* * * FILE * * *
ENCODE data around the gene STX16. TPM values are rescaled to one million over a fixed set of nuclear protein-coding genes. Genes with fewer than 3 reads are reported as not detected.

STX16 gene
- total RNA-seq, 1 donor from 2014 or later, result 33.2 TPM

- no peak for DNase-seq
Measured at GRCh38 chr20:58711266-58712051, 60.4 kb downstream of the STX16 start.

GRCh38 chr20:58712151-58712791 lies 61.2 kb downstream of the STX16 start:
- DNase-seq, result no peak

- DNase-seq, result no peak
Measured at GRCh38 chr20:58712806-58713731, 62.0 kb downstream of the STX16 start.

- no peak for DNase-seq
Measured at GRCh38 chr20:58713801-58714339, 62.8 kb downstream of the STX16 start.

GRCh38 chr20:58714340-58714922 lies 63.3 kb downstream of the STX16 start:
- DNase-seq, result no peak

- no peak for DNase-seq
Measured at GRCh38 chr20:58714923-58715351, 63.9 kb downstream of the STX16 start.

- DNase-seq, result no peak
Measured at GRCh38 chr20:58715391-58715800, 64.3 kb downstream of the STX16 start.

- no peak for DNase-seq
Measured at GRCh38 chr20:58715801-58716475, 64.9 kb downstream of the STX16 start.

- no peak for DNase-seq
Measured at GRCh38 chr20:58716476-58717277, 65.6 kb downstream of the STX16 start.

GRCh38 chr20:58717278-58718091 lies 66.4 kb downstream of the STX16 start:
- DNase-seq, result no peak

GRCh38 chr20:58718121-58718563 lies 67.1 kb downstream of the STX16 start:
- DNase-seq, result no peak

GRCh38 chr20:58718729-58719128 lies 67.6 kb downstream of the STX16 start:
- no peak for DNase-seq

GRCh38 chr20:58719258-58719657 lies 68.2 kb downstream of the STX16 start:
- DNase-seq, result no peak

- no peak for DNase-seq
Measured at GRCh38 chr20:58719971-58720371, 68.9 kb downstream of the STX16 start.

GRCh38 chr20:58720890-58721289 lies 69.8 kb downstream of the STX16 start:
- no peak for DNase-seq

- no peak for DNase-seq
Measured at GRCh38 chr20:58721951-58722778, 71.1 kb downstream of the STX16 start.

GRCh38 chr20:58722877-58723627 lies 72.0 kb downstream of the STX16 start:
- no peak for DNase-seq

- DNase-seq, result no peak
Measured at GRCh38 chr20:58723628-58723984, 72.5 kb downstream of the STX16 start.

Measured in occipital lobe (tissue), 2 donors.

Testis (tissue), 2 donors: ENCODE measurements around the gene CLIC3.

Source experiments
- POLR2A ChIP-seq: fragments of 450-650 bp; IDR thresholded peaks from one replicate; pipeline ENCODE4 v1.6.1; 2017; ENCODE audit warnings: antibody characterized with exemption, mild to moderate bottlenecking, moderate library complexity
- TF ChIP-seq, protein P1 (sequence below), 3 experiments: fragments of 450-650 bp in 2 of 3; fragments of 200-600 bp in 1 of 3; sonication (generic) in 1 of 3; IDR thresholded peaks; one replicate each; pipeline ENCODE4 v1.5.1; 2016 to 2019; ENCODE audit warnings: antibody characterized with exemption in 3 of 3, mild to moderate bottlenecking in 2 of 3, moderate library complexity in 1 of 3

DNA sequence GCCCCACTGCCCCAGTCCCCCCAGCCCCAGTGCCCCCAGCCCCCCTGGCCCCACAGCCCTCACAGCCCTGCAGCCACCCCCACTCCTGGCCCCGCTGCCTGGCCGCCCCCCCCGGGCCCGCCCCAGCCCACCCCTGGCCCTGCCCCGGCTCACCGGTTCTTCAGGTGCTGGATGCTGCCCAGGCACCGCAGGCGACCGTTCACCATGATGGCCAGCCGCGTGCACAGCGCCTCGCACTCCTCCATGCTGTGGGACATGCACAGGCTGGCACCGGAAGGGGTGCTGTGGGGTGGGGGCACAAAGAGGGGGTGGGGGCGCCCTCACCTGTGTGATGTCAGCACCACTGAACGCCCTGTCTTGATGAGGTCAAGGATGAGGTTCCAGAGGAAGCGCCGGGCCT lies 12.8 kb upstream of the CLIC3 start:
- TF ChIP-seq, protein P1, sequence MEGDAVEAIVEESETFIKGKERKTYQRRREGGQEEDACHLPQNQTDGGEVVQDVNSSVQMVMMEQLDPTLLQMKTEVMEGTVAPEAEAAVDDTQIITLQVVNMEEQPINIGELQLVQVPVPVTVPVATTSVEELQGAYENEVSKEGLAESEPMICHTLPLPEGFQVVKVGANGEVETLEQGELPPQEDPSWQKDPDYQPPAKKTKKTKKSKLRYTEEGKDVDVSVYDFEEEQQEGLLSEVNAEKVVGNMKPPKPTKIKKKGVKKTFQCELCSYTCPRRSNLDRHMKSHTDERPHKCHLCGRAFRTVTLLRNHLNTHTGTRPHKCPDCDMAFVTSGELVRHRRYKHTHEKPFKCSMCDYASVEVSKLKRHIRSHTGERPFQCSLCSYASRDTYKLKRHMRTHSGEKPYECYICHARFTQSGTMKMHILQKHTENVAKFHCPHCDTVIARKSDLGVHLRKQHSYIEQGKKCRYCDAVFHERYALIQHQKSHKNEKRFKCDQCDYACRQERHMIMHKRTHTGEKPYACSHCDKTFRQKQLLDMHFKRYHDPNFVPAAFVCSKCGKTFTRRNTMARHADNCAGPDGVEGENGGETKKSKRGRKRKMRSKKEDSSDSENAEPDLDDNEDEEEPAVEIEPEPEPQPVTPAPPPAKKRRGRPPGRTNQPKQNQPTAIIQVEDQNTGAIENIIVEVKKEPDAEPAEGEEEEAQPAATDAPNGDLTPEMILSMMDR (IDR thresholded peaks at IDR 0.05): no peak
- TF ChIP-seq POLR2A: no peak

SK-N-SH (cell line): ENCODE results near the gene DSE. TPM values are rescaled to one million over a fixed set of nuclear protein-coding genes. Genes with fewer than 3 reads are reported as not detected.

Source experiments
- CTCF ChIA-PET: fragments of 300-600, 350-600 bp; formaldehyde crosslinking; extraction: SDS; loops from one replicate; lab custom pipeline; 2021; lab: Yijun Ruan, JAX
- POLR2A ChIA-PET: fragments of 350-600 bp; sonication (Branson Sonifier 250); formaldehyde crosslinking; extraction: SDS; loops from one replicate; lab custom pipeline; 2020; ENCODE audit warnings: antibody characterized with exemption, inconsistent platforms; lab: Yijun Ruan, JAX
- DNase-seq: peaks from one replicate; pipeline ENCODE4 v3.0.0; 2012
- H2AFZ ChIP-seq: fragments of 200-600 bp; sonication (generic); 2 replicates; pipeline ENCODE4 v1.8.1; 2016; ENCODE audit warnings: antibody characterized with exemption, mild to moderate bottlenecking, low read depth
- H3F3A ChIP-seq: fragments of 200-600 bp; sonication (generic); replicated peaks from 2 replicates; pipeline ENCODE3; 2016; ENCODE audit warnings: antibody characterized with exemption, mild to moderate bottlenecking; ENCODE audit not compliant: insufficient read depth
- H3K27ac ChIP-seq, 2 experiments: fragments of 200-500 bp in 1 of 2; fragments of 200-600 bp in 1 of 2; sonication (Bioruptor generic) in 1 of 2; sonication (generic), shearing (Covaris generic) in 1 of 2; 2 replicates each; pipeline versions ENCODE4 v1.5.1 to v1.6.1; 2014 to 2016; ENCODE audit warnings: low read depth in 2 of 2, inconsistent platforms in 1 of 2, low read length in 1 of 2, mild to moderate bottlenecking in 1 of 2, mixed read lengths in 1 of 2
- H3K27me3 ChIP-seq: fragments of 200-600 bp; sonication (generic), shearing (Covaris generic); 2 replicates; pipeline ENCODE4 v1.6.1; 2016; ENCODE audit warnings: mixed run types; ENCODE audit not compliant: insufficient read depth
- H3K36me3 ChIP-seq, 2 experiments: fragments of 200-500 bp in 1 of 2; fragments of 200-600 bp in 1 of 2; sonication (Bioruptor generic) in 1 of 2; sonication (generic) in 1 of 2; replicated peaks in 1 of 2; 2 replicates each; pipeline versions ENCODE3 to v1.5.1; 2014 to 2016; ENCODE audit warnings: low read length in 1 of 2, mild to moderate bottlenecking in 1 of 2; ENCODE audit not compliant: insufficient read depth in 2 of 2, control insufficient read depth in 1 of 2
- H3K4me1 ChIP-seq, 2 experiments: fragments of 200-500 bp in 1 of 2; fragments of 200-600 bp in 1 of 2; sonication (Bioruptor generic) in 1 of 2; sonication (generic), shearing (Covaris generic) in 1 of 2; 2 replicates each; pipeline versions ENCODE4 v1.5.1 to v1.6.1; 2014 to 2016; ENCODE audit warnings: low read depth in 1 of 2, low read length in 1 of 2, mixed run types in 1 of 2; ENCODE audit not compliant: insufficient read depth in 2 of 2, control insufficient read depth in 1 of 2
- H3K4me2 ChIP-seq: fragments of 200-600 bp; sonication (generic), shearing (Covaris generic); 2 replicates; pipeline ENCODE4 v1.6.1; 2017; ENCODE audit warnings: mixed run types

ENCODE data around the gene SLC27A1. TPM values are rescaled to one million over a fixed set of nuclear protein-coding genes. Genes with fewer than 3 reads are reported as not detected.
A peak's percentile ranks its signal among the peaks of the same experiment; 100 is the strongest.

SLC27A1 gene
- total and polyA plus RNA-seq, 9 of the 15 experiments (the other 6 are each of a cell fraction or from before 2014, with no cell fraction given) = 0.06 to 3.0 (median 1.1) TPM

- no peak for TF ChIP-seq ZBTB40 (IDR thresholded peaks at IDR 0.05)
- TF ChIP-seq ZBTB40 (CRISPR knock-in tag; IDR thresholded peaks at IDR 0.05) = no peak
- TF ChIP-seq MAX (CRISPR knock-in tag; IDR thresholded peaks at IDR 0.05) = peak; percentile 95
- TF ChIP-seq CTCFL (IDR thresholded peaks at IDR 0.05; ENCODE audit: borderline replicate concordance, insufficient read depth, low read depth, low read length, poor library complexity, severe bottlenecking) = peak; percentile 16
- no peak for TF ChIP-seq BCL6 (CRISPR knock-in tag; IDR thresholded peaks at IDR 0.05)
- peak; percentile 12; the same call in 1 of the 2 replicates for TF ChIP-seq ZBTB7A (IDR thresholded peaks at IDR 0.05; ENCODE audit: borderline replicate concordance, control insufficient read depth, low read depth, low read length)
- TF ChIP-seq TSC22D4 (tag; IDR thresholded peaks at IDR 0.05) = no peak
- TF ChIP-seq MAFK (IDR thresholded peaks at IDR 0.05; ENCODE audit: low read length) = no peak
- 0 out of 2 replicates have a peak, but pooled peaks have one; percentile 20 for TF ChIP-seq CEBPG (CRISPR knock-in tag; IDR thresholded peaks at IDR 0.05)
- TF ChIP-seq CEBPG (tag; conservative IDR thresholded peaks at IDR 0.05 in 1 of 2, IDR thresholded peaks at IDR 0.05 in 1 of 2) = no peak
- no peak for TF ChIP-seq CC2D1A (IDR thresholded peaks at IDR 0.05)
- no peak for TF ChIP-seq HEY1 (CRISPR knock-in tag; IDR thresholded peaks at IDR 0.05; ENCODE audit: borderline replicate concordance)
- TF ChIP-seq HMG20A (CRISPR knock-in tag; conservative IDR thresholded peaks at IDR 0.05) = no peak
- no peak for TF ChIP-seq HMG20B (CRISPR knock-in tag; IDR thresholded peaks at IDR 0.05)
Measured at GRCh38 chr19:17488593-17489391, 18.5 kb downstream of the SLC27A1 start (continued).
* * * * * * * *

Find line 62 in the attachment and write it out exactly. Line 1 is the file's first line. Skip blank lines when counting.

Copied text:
SLC27A1 gene